For one fleeting month of the year, the center in Barcelona will provide dining experiences (they will not take reservations). Half the seats will be to students and others as a form of social work. The other half will be allocated to members, with membership capped at about 200. “The first who have the chance to become members will be those who have helped us through the auctions in New York and Hong Kong,” Adria told the group in the large hall on the seventh floor at Sotheby’s. Members will also be able to spend a day with the creative team.
Along with Adria were two sommeliers from the restaurant who continue to work with the foundation. I asked them about the challenge of pairing wine with such unusual dishes. David Seijas said it was a “nightmare” pairing wines with the food since, among other factors, diners were presented with 50 (!) courses in a meal during the last year of the restaurant. Aside from the sheer number of dishes, he said a challenge was to follow the unconventional ordering which could zigzag from vegetables to seafood to game and back again with diners never knowing when a sweet course was coming or even if it would be the end. “There is no order,” he said, “there is only Ferran’s order! He loves surprises.”
Ferran Centelles, the other sommelier, agreed that it was impossible to pair wines with every dish and that they suggested a “classical” approach that was heavy on “versatile” wines, particularly champagne, Riesling, and Albraino. David noted that in the battle of food or wine supremacy, “we lost the war.” He said that diners would typically order multiple bottles.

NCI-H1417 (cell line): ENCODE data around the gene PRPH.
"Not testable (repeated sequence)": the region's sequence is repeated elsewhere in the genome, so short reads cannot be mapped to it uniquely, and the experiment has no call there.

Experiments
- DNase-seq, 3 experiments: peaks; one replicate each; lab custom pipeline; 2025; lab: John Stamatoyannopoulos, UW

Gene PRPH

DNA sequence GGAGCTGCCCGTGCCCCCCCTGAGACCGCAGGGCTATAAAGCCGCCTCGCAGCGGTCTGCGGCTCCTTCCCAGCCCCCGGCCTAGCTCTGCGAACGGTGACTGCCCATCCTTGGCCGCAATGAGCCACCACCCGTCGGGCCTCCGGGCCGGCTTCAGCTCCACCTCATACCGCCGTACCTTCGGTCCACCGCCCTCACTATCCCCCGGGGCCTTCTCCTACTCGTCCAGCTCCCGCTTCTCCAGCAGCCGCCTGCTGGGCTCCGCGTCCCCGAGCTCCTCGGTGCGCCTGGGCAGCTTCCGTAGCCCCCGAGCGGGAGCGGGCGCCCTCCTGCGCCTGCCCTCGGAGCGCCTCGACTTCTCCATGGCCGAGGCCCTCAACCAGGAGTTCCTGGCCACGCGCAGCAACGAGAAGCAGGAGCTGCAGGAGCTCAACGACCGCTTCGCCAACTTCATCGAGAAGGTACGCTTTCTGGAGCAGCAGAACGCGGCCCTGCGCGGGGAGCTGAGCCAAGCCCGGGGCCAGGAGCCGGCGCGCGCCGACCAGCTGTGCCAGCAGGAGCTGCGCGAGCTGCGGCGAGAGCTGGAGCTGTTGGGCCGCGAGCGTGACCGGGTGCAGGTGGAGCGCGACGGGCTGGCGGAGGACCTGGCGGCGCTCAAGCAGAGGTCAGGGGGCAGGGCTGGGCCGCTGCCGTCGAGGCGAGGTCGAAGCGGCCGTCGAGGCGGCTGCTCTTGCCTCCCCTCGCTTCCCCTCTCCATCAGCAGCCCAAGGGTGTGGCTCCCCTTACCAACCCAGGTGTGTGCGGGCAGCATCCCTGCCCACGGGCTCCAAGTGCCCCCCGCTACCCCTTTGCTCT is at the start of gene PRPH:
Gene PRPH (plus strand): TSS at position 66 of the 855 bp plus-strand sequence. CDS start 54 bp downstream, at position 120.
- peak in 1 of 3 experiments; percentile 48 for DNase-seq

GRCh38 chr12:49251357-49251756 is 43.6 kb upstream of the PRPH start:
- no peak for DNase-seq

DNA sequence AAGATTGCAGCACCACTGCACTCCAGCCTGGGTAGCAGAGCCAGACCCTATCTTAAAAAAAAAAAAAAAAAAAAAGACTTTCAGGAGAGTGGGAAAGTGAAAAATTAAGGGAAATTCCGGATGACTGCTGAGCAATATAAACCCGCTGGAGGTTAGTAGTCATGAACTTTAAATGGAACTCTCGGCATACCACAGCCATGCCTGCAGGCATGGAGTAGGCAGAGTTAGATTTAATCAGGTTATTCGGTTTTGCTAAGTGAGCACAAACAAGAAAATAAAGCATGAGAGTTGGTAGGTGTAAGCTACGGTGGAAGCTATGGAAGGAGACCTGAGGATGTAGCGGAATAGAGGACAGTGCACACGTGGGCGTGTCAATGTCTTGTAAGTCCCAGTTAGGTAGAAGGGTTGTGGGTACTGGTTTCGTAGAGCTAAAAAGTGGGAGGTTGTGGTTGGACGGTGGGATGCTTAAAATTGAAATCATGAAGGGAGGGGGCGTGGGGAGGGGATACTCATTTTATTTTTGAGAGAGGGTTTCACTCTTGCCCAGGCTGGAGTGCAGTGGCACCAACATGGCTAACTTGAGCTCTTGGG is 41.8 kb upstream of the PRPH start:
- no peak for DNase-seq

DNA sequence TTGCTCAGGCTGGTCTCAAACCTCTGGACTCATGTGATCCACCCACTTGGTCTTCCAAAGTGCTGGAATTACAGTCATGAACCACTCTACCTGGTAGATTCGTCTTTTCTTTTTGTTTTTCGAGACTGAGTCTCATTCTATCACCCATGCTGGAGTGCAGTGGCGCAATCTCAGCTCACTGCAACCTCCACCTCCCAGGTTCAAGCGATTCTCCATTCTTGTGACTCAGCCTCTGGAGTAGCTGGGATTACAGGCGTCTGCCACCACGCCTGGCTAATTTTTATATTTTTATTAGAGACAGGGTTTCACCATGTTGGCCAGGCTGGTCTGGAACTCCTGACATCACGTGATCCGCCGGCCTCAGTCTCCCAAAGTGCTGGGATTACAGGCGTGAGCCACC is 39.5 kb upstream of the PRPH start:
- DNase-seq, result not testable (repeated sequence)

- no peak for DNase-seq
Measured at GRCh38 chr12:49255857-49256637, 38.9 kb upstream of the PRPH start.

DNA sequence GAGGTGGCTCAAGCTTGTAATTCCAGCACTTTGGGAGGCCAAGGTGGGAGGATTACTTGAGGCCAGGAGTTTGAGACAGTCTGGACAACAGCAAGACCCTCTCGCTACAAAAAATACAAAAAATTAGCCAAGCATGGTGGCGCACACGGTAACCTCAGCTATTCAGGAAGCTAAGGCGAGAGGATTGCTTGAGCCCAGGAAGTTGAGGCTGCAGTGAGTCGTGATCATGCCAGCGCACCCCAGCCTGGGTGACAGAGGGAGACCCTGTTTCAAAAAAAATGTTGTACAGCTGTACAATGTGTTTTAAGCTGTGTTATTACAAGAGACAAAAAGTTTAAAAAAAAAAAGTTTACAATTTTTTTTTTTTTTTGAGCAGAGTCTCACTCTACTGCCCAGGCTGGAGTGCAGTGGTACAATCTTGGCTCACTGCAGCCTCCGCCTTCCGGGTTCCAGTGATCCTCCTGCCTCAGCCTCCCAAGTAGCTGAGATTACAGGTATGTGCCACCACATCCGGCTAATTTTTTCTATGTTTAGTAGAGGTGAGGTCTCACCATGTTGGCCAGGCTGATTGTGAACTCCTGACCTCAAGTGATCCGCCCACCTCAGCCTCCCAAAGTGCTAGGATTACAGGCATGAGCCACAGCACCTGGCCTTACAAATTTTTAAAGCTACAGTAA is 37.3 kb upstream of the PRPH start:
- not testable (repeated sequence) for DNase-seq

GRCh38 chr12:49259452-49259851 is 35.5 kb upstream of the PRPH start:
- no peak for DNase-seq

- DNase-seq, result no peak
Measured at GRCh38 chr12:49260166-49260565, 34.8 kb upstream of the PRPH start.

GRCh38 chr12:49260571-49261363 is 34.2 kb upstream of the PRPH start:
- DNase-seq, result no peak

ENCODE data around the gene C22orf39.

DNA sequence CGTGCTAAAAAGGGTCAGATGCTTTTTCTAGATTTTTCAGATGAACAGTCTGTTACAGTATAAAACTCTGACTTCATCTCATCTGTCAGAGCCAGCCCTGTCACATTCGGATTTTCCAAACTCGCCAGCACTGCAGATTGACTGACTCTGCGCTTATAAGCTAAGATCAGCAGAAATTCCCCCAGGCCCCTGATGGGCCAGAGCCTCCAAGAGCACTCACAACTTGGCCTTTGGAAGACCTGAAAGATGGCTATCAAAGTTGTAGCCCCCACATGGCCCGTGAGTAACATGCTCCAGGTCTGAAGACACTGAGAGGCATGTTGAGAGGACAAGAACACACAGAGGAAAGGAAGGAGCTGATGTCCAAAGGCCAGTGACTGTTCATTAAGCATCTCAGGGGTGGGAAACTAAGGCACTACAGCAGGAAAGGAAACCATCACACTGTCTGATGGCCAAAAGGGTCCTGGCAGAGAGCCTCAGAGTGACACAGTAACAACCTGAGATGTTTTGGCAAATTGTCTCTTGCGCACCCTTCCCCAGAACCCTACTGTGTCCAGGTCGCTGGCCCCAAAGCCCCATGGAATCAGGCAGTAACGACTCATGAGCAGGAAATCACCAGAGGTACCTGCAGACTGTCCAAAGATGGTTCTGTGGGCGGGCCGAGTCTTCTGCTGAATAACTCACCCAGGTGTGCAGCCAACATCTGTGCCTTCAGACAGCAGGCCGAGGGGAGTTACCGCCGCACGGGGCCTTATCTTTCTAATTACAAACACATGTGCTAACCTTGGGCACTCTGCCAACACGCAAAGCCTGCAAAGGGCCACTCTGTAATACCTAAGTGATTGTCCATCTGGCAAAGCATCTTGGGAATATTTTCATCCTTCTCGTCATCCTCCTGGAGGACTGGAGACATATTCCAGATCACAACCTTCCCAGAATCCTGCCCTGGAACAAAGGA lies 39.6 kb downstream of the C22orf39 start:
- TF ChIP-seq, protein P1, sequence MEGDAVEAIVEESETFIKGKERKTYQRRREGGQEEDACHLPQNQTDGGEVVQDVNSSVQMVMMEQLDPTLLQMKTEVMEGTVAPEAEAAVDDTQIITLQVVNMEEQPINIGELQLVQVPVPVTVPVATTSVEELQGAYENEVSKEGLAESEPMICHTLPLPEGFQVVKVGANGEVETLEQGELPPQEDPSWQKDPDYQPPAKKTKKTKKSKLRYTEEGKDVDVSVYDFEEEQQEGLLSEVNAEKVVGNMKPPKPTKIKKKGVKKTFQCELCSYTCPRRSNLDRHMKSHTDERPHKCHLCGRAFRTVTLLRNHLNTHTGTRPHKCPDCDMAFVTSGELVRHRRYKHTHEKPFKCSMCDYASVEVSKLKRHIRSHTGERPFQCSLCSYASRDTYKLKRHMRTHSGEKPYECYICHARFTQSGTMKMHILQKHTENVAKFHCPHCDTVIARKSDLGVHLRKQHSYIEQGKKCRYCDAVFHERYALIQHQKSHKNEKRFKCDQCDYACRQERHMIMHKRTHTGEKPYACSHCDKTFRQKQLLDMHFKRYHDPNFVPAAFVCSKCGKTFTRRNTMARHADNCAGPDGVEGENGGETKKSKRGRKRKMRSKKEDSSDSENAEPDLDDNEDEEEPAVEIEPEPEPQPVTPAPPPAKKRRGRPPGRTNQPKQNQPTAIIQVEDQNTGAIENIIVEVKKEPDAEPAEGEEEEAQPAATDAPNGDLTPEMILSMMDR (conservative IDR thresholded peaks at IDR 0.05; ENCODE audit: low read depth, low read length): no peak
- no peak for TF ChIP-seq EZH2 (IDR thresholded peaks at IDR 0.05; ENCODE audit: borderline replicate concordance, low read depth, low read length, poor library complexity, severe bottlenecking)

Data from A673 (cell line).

David noted that they liked to serve the wines as their winemakers had made them and not try to zap vanilla beans with lasers into wine glasses or other such fanfare.
I chatted with David a bit more about the shocking decline of wine consumption among younger drinkers in Spain. He said his father, work worked in the front-of-house at restaurants, introduced him to wines at an early age and he loved it. By contrast, Ferran’s parents drank Coke and have shown little interest in wine even after he rose to the heights of wine service. They agreed that many younger people in Spain have switched to beer because it’s simpler and less intimidating. They say that craft beer is popular in Catalunya now, where there are dozens of local brewers.
So they are hedging themselves: along with Ferran Adria and local brewer Estrella Damm, they have made a beer called “Inedit” in the style of a Belgian witbier. Perhaps as a bridge to wine, it comes in a big bottle and is meant to be served with food.
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Tis the season to pre-buy Bordeaux. The chateaux have decided to price their wine lower on the whole, with Mouton and Margaux reducing prices by about 30% from the 2011 vintage this week. That’s generally prudent since the vintage is considered of lesser quality and it’s against the backdrop of a soft economy.
Yet perhaps the most notable item about the en primeur pricing so far is that the prices have been released before the Wine Advocate scores (due out any day) have been published. It could signal an end of an era–one US trade buyer told me that the chateau were consciously trying to break away from having prices intertwined with the Wine Advocate scores. But it also could be that some other properties are trying to get a jump on what may be bad news. Which explanation do you favor? Either way, it will be interesting to see what happens to the price of those that have been released after the Wine Advocate scores are released tomorrow.
Bucking the trend of lowering prices, two right bank producers, Pavie and Angélus, have raised their prices by 30%. Both the properties were promoted to “Grand Cru Classé A” in the reclassifcation of St. Emilion wines last year. Apparently, there have been crickets for these wines as James Molesworth tweeted “And I’m hearing after their prices increases Pavie and Angélus are moving about as much of their ’12s as Latour did… #getit?”
Chateau Latour stopped selling their wines as futures last year.